Why I Started the Collegetown Kitchen
Updated: Aug 15, 2019
From the first day of freshman year, I looked forward to getting an apartment of my own and having a kitchen. For a whole year, I knew my greatest form of self expression would have to be put on hold. It's not like I suffered, but I definitely missed home-cooked food. It was a great first year, but I'm ready to get into the good stuff...
When imagining a first apartment, I know that what would excite me most was possibly what other students would most dread: cooking for one's self. Thinking of all I would need to create a functional kitchen, for me, sounds like a fun time. But remembering my older brother, whose competence lies more in the calculus realm and less in the kitchen, I realized that the lack of well-designed resources for college students in their first apartments was a major source of consternation.
Looking at all the resources out there for young people in the kitchen, it seemed like all of them were written by much older people who had lost touch with students in 2019. I was hard-pressed to find quality cookbooks or sites specifically designed for college students. Even if there were interesting recipes, seldom could I find a good guide to what I should keep in my pantry or what pots and pans I really can't do without.
The Collegetown Kitchen was born out of a simple idea: "I have to cook for myself, so I might as well share what I'm making". I already had experience in high school after working at a local bakery and creating the After School Bakery so I was no stranger to writing recipes — it just seemed like the logical step I should take in college!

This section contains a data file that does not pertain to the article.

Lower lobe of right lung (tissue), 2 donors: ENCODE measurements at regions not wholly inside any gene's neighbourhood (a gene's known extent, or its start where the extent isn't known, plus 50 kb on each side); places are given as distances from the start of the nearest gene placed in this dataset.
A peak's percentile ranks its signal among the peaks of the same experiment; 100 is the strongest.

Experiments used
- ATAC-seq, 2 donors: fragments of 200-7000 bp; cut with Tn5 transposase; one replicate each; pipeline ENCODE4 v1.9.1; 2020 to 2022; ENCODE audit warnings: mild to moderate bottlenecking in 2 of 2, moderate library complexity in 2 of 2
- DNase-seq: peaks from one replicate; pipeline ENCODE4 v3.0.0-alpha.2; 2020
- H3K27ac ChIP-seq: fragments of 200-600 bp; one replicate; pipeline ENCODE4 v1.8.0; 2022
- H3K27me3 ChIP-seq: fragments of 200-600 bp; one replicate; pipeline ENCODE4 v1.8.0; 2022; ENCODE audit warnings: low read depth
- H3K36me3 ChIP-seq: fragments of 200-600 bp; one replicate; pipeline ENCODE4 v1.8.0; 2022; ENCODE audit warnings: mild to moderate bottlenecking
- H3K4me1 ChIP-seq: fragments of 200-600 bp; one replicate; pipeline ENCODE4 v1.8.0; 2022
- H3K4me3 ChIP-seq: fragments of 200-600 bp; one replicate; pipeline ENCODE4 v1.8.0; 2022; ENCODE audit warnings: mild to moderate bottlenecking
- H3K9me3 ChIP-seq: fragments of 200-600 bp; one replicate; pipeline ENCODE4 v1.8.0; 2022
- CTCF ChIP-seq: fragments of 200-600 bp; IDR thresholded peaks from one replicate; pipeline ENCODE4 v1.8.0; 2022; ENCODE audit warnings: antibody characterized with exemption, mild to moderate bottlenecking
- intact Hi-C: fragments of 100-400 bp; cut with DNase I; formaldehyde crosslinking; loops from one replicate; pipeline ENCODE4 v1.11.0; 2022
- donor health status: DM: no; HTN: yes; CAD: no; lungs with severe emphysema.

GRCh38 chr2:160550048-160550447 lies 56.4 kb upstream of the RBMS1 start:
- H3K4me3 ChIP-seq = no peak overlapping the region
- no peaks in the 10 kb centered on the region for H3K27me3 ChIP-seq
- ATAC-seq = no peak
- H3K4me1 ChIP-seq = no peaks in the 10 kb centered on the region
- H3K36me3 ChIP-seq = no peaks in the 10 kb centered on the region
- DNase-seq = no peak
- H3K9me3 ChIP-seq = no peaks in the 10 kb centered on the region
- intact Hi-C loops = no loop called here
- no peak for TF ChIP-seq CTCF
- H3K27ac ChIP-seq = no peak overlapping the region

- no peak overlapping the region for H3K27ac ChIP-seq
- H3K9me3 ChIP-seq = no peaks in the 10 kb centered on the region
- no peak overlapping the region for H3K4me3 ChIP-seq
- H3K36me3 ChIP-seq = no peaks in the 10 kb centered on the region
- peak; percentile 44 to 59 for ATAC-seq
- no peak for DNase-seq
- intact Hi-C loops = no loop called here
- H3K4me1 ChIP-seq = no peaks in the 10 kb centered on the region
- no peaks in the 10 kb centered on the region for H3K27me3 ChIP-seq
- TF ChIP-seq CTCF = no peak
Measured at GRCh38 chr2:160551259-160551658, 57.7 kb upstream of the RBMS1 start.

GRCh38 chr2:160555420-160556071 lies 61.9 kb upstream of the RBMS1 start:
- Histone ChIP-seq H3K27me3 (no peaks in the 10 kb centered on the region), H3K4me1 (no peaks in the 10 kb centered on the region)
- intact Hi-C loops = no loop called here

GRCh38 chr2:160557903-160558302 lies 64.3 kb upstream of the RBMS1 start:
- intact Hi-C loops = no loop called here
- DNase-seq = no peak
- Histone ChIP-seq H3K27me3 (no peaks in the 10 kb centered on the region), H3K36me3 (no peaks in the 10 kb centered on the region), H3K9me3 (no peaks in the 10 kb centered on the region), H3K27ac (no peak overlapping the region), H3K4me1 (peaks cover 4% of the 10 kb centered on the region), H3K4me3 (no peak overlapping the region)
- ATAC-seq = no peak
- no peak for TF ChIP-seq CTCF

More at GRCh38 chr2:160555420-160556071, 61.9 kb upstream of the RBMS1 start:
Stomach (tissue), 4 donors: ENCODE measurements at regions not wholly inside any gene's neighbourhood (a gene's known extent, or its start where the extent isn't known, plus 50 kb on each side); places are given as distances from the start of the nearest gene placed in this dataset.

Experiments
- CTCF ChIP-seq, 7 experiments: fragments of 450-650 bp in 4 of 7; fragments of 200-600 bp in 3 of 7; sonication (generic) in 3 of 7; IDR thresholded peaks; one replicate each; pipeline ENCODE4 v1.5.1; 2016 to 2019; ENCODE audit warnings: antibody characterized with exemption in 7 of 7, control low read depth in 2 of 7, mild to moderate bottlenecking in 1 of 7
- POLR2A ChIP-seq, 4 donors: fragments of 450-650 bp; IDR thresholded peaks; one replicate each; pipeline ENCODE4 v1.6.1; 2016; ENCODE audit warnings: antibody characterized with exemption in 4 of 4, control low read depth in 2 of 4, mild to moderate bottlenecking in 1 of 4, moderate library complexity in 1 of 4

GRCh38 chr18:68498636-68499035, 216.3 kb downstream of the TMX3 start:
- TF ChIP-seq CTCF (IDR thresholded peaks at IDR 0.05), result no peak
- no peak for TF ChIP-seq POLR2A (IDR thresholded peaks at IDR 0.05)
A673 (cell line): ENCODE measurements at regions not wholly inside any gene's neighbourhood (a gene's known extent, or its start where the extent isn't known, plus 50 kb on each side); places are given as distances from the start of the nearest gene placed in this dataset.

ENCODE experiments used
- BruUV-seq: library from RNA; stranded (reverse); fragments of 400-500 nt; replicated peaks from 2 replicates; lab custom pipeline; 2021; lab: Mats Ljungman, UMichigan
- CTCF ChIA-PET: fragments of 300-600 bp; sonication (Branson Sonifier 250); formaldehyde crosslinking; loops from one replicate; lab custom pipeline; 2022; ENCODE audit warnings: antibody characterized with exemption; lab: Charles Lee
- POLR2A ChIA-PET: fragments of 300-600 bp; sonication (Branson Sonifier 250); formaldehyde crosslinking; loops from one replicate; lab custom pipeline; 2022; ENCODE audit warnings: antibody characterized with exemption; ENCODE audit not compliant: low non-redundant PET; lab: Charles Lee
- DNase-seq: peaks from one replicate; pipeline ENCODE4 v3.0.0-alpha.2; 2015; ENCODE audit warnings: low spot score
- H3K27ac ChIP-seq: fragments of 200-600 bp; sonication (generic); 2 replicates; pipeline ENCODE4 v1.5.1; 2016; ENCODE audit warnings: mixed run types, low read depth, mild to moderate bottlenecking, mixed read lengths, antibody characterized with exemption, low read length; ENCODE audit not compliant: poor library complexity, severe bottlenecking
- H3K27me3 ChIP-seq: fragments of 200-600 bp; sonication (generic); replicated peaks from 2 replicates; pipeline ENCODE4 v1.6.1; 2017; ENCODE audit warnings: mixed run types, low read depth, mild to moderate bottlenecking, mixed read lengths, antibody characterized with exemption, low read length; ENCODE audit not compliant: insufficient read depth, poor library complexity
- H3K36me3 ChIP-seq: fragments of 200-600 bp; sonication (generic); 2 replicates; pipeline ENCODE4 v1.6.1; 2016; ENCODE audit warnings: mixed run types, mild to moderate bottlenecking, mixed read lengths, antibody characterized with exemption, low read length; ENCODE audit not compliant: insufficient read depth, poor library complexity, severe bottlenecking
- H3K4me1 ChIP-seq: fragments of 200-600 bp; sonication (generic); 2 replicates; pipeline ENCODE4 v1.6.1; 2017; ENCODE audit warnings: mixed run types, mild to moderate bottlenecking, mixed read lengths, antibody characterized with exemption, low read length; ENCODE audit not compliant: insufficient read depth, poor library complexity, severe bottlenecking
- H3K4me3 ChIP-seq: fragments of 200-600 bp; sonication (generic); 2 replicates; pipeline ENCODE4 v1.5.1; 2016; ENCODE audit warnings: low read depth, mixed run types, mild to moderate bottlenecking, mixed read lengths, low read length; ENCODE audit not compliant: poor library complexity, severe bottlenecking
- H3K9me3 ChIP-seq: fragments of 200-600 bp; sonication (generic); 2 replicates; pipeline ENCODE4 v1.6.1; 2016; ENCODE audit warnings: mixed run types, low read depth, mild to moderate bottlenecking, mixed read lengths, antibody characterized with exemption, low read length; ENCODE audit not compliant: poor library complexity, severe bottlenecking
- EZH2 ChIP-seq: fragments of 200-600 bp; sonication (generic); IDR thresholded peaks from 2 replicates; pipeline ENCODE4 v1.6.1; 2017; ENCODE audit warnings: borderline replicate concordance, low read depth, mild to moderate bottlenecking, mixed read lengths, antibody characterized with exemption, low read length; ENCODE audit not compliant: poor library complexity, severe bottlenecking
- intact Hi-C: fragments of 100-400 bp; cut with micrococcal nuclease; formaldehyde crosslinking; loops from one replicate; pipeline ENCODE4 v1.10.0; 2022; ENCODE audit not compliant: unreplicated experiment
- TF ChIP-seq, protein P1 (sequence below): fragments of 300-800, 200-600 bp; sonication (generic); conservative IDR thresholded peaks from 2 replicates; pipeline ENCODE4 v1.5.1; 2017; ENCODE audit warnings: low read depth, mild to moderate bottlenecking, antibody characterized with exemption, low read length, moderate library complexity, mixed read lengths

The Collegetown Kitchen is a living diary of what our writers and experts are cooking, but it is also a point of reference for cooks of all calibers. There are basic recipes every student should know, like how to roast vegetables, fry eggs,and makechocolate chip cookies without a mixer. But there is also chicken confitand risotto, which aren't as difficult as they sound. In addition, there are guides to creating a functional pantry with shopping lists tailored to the kind of cook you are. There's an equipment guide that tells you exactly what you need in your kitchen, and there are different options for that too. There's guidance on food safety and also how to take care of a cast iron skillet, the versatile friend of a nifty cook.
Because I want Collegetown Kitchen to be as useful as possible, in a departure from my approach at After School Bakery, where I created every aspect of every piece of content, Collegetown Kitchen features content from contributors with different areas of expertise, such as cooking on a budget, nutritional science, and cooking for specific dietary needs. This network of contribution allows for a greater breadth and reach.
Collegetown Kitchen is designed to be diverse and inclusive, with options to make most recipes that are not already dairy free, vegetarian, vegan, or gluten free. The recipes are written to teach techniques; not just how to cook one thing. I hope you enjoy cooking along with me!
Aproveche, buon appetito and bon appétit!